On my way to the farm, I went back to the Farber Monday morning to see if I had recovered from my cold and to check my numbers after a week without Revlimid.  It was all good.  My pathology results from last month still show no signs of monoclonal gammopathy (yay!).  The antibiotic prescription they gave me last week worked fine, so I was back in good health.  Interestingly, my white blood cell count (WBC) and hematocrit (HCT) both jumped back up into the normal range!  Wow!  My WBC was 4.1 and HCT was 38.8.  While my continued use of iron supplements has helped these numbers a bit, the most logical explanation for the big jump is that my week off the Rev really helped.  I have been worried about my continued anemia over the past several years, but these latest results give me some encouragement.  First, I think the iron supplements are slowly restoring my blood counts to normal.  And second, I think the Revlimid is responsible for a lot of my lower counts, even though I am taking the minimum dose of 5 mg/day.  I did forget to take my Rev to the farm, so I got an extra 2 days off.  My bad!  Anyway, I am now back on my normal daily regimen of Rev.  I also turned in a 24-hour urine sample on Monday, the first time since January.  The results have now come back showing no monoclonal protein in my urine (another yay!).  I couldn't be happier with my progress so far.  I consider myself extremely lucky.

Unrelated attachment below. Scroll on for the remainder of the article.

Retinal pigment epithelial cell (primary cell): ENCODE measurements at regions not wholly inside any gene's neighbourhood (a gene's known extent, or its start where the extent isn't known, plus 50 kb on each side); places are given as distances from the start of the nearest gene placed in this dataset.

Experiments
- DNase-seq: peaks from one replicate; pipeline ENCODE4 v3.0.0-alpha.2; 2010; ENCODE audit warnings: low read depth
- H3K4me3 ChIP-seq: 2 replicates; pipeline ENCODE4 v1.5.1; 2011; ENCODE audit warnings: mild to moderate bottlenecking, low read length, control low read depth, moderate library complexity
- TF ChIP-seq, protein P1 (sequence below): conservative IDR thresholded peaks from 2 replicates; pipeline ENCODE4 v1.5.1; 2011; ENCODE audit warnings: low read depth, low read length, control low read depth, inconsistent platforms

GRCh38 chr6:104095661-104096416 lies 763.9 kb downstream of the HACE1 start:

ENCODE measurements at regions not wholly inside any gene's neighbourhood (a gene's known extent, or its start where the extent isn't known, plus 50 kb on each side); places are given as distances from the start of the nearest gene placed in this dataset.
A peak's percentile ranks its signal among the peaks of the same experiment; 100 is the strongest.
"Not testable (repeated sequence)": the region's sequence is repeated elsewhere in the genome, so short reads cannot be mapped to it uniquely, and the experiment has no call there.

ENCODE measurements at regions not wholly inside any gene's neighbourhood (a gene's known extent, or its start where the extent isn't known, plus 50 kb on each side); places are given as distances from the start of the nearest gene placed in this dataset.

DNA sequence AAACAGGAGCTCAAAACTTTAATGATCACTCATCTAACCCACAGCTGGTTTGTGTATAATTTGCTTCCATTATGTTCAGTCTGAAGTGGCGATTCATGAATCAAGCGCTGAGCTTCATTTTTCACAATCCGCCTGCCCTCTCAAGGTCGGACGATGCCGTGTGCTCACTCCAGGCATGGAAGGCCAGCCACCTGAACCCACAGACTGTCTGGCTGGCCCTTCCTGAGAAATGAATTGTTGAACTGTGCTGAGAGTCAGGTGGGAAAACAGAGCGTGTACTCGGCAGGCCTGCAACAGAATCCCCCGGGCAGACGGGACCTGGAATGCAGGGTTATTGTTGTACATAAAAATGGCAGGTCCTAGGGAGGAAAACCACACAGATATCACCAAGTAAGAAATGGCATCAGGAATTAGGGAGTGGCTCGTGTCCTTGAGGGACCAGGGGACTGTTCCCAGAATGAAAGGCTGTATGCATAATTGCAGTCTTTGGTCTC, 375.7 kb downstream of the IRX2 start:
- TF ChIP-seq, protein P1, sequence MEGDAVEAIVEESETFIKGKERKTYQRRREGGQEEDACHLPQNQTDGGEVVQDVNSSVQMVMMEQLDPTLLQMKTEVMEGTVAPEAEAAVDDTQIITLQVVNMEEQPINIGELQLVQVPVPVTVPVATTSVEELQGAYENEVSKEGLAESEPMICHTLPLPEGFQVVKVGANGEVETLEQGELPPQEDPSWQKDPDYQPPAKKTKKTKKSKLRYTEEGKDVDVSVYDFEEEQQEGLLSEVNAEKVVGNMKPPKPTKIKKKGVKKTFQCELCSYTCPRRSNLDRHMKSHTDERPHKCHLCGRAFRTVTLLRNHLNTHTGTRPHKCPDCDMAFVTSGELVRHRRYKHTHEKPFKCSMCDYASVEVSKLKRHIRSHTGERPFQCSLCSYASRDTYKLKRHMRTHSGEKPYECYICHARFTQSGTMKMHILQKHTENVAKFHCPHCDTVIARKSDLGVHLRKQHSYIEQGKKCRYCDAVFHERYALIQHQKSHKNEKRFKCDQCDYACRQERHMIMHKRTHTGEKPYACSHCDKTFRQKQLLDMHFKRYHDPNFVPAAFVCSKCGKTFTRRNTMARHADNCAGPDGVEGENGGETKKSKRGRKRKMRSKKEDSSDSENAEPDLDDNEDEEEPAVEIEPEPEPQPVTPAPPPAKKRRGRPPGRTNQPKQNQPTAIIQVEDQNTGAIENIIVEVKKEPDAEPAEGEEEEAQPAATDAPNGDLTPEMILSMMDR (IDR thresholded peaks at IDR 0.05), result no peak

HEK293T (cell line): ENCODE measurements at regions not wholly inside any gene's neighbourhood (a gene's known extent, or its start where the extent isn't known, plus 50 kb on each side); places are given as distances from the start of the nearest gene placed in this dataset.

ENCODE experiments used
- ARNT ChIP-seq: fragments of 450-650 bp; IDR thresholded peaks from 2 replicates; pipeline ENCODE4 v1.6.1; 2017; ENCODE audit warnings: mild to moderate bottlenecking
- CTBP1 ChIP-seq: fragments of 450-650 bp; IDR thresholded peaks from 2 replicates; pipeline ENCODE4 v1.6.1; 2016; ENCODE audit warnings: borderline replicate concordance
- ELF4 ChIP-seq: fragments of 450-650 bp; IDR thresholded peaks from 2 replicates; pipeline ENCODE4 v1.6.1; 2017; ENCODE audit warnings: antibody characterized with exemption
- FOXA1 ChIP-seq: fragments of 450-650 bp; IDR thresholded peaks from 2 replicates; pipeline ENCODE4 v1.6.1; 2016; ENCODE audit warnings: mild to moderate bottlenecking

I finally got my immunization shots, which have been put off for months because of a cold or forgetfulness or whatever.  Anyway, I got a full dose of five shots on Monday, three in my left arm and two in my right.  I felt like a pin cushion.  Here's what I got:  Polio, Pneumococcal, Hepatitis A&B, Hib, and DTaP.  The Hib is some kind of anti-meningitis vaccine, and the DTaP is the typical diphtheria, tetanus, pertussis vaccine given to all 2-year olds.  My new immune system is now two years old, so I guess it's time for me to get all these baby vaccines taken care of.  By the way, Heather, my favorite nurse, gave me the shots, and they didn't hurt at all, even though she hates giving them.  Only later in the day when I was up at the farm did I notice that my arms ached a bit.  No big deal.  I'm really used to being poked, prodded, and stuck by now.